Lebanon's international creditors urge new govt to begin debt restructuring talks

Lebanon suffered its first international debt default last March after years of political upheaval and economic mismanagement left it unable to service a more than 170% of GDP debt burden

  
A view of Lebanon's Central Bank building in Beirut, Lebanon April 23, 2020.

A view of Lebanon's Central Bank building in Beirut, Lebanon April 23, 2020.

REUTERS/Mohamed Azakir

LONDON - A group of Lebanon's bondholders, including some of the world's biggest investment funds, urged the new government on Tuesday to begin debt restructuring talks as soon as possible to help address the country's grave financial crisis.

Lebanon defaulted on its international debt in March 2020 after years of political upheaval and economic mismanagement left it unable to service a debt burden of more than 170% of GDP.

Following a year of political deadlock, Lebanese leaders put together a new government led by Sunni Muslim tycoon Najib Mikati this month, tasking him with getting the economy back on its feet. Three-quarters of Lebanon's population are now in poverty. 

The creditor group said in a statement it "hopes and expects the new government will promote a speedy, transparent and equitable debt restructuring process".

"Such a process will need the government to engage meaningfully with the International Monetary Fund as well as Lebanon's international creditors and official sector partners," it added.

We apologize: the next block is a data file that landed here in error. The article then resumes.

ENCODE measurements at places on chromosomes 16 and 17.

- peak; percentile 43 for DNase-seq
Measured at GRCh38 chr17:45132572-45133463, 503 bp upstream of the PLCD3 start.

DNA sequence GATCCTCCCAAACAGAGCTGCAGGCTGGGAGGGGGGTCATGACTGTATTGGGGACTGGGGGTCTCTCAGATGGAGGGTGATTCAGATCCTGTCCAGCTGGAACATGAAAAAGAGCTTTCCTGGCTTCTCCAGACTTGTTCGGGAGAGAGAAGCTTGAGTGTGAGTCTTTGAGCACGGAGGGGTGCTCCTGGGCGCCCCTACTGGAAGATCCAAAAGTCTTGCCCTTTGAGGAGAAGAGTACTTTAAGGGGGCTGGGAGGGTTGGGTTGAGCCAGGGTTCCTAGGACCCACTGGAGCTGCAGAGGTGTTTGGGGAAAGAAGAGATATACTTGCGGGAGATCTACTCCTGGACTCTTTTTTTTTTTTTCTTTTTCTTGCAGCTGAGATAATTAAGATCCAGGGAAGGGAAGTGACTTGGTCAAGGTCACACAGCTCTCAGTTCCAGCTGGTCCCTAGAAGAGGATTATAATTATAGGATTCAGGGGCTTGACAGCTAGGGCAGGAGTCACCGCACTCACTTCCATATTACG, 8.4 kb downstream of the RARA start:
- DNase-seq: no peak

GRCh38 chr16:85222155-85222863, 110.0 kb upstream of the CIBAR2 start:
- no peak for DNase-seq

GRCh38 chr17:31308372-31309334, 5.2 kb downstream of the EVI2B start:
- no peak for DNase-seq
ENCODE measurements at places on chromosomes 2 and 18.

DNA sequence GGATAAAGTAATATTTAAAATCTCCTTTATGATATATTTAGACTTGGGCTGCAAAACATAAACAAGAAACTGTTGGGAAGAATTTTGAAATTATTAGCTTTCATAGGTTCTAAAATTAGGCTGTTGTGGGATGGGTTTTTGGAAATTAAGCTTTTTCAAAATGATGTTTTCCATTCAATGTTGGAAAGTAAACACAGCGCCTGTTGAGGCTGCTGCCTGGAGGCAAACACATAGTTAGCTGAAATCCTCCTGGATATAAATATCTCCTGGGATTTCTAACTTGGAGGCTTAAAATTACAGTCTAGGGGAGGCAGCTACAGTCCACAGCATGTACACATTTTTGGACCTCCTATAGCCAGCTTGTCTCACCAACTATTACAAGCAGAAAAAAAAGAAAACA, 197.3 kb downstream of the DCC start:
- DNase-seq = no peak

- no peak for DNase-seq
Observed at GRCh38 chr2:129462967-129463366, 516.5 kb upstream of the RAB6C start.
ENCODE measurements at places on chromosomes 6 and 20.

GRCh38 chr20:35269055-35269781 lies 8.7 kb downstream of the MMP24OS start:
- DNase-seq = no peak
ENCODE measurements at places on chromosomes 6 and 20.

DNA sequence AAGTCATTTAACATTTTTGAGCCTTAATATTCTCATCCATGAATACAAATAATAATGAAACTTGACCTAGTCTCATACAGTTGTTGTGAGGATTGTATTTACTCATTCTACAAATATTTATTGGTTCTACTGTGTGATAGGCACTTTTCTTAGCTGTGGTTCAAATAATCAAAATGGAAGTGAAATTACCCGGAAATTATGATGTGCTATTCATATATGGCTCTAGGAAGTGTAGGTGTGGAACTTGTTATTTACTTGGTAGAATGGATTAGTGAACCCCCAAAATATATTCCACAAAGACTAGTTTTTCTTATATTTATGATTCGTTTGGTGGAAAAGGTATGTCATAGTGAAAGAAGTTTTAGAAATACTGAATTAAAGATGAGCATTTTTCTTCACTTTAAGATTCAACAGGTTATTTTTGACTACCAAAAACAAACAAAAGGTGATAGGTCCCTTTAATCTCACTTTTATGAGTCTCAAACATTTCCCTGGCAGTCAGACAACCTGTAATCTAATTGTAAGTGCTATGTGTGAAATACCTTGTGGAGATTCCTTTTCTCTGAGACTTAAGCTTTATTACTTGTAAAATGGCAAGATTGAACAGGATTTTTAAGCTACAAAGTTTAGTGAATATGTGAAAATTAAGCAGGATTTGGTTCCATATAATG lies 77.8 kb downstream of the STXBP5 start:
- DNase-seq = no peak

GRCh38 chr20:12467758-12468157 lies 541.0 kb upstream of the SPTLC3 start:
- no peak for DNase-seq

The group includes heavyweight funds Amundi, Ashmore, BlackRock, BlueBay, Fidelity, T-Rowe Price as well as a group of smaller hedge funds.

It estimates it holds a "blocking stake" of more than 25% in 40% of Lebanon's various bond series, meaning it will be a critical player in any meaningful restructuring.

The majority of the remaining bonds are held by Lebanon's domestic commercial banks or by its central bank, which bought $3 billion of the debt directly from a previous government back in 2019.

According to a draft policy programme seen by Reuters last week, Mikati's new government also wants to restart talks with the International Monetary Fund.  

The last round of negotiations for IMF support broke down last year when Lebanon's political elite and banks baulked at the scale of financial sector losses set out in a recovery plan.

The signals coming from the new government have helped Lebanon's defaulted bonds rally more than 50% in recent days from around 12 cents in the dollar to 18-19 cents, which is still deeply distressed.

(Reporting by Marc Jones and Tom Arnold, Editing by Karin Strohecker and Catherine Evans) ((marc.jones@thomsonreuters.com; +44 (0)20 7513 4042; Reuters Messaging: marc.jones.thomsonreuters.com@reuters.net Twitter @marcjonesrtrs))


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